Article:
FR8relay, an Arkansas technology company focuses on improving trucking logistics, recently received $649,998 from the United States Department of Agriculture as part of its Small Business Innovation Grant (SBIR) Phase II program. FR8relay has previously received $200,000 in SBIR funding from the U.S. Department of Energy in May of 2022.
FR8relay will dedicate the funding towards projects that aim to improve both the speed of freight trucking and the living/working conditions of truckers by replacing the current long-haul system with a network of “relay nodal centers,” turning it, in essence, from a marathon into a relay race. These nodes would be strategically placed in rural communities, making use of existing truck traffic to create new jobs for things such as relay node operators, food and service workers, mechanics, etc. as well as new revenue sources from truck parking and alternative energy infrastructure.
Current research is aimed at proving the practical feasibility of this system, which is to be achieved in a variety of ways, such as: the completion of a relay software beta product, the coordination of pilot partners in prospective relay node communities, and the monitoring/evaluation of the early stages of implementation with reports back to participants and stakeholders.
“We’re honored to receive this second grant award from the Department of Agriculture. It provides us the opportunity to further establish traction as we commercialize our novel technology,” said CEO Aayush Thakur. “Leaders from the towns and cities we approached expressed great interest in the potential of our technology to benefit their communities, and have graciously offered to support our efforts.”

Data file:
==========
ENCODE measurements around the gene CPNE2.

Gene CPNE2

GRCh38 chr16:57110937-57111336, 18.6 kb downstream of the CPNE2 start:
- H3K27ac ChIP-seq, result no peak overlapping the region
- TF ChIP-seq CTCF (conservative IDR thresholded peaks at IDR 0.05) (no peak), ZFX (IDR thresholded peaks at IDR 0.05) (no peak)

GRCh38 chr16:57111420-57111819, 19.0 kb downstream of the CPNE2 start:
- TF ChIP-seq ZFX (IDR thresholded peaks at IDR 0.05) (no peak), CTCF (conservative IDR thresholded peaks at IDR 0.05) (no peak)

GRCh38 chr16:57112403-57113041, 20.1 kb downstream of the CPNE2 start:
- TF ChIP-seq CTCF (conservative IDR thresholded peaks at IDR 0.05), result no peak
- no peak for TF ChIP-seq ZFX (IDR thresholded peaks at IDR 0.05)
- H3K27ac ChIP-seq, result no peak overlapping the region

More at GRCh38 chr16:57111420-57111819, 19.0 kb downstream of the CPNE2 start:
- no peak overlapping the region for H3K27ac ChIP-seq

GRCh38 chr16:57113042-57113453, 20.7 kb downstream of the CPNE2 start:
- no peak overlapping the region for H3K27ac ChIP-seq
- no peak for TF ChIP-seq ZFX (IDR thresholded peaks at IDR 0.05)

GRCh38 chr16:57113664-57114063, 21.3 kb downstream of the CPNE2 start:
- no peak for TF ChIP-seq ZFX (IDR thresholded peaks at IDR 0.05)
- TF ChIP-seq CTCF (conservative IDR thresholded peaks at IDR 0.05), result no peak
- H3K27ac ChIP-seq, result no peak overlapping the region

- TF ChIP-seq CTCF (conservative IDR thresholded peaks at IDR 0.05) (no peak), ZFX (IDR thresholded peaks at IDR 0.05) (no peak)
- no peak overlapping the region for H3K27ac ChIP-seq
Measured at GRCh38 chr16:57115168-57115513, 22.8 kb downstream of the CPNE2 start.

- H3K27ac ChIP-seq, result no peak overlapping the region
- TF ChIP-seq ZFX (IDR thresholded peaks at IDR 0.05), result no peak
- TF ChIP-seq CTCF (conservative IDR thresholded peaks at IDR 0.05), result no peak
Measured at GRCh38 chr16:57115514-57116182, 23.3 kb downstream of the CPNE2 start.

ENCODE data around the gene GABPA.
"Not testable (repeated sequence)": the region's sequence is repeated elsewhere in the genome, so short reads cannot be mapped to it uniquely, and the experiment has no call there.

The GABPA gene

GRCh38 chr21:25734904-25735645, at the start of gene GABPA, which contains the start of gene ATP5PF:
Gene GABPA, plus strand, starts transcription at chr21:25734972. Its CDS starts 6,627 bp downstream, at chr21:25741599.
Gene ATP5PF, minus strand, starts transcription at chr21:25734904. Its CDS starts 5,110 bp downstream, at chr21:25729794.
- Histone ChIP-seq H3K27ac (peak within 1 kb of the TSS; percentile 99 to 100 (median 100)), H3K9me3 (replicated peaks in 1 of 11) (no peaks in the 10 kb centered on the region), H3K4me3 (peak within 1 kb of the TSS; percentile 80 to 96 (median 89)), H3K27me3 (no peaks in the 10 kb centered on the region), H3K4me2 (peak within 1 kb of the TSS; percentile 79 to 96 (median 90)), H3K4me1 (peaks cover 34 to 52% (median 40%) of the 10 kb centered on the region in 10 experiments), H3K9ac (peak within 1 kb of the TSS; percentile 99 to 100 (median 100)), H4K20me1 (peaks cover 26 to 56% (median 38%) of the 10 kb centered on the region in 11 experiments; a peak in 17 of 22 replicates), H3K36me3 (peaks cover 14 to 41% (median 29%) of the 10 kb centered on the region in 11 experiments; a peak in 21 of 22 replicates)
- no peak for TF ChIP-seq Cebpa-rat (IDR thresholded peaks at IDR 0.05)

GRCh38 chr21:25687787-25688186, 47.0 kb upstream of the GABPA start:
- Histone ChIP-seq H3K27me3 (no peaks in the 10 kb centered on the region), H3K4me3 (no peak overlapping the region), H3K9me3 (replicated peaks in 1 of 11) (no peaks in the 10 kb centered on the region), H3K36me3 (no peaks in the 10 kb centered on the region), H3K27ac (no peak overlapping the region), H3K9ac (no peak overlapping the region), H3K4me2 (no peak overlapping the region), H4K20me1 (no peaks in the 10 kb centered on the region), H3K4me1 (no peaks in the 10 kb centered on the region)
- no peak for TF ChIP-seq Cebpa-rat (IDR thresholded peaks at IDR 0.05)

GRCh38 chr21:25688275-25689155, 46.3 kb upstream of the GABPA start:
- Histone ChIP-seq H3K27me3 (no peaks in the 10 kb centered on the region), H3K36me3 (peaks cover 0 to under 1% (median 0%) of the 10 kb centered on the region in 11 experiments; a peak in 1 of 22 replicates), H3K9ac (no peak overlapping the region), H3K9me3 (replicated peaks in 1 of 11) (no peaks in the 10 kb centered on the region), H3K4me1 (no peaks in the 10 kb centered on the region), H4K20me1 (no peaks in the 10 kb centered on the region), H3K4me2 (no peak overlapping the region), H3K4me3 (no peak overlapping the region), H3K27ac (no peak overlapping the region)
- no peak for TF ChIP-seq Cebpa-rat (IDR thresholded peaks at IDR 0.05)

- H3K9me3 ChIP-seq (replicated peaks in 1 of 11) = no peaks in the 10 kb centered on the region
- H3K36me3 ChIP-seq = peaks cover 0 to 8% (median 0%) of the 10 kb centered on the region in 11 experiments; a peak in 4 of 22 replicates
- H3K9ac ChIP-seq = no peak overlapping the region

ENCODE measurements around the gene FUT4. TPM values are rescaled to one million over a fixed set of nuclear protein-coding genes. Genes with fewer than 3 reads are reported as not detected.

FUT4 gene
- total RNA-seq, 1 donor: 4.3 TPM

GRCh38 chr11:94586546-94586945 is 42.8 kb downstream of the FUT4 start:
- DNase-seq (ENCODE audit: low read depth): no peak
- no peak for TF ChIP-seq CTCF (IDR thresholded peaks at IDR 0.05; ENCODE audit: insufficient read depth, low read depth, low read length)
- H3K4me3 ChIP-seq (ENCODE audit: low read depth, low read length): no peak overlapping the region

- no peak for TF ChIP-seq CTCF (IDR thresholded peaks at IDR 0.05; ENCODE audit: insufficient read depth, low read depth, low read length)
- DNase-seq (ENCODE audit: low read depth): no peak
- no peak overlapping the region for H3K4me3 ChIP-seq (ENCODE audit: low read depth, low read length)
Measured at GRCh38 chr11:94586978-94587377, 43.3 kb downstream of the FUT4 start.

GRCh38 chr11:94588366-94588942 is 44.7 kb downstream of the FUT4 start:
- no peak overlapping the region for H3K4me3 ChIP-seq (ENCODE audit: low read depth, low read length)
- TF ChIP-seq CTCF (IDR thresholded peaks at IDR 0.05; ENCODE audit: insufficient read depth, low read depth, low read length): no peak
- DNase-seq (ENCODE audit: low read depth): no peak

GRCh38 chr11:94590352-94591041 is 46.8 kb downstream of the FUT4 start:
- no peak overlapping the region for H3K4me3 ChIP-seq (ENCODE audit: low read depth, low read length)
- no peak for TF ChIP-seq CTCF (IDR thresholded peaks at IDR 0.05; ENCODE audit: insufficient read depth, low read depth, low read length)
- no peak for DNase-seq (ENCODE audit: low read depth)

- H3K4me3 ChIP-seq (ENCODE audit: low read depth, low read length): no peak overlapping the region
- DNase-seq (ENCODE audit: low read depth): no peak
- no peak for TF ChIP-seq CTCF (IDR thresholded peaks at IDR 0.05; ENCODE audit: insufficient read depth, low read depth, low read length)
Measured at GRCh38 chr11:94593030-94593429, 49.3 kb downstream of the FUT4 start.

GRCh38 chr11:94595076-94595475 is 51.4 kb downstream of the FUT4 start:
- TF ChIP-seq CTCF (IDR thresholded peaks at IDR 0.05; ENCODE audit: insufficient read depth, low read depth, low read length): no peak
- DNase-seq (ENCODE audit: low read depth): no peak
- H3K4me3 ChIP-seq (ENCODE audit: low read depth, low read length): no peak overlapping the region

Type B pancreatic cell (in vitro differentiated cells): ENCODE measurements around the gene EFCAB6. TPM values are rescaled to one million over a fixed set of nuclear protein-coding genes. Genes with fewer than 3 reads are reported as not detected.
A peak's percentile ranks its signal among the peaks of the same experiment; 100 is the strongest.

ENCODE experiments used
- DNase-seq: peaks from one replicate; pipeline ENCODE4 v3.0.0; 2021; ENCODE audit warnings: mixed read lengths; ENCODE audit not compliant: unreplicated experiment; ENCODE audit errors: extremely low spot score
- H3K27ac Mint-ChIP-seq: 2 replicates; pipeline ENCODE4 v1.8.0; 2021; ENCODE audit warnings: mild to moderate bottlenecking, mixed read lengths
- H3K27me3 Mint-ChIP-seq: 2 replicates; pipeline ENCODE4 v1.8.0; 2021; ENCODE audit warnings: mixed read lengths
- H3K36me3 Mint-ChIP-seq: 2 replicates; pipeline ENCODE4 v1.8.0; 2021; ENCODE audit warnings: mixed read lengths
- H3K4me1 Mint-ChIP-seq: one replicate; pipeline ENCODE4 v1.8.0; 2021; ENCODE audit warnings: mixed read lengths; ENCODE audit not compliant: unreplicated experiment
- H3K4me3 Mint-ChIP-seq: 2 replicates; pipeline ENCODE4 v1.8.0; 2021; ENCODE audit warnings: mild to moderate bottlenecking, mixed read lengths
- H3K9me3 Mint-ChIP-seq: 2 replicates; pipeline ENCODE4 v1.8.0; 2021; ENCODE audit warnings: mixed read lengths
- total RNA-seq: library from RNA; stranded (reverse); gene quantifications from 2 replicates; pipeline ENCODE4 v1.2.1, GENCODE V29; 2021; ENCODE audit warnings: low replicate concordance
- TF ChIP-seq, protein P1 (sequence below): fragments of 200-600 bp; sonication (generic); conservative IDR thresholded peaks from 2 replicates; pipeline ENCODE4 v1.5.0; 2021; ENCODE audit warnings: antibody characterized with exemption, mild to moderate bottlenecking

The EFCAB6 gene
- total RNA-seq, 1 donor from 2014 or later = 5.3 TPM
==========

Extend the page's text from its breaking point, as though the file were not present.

As the FR8relay news release explains, the Small Business Innovation Research (SBIR) and Small Business Technology Transfer (STTR) programs across the federal government, bolster small businesses, strengthening the U.S. economy and generating thousands of jobs, both directly and indirectly. USDA SBIR/STTR awards aim to offer competitively awarded grants to qualified small businesses to support high quality research related to important scientific problems and opportunities in agriculture that could lead to significant public benefits.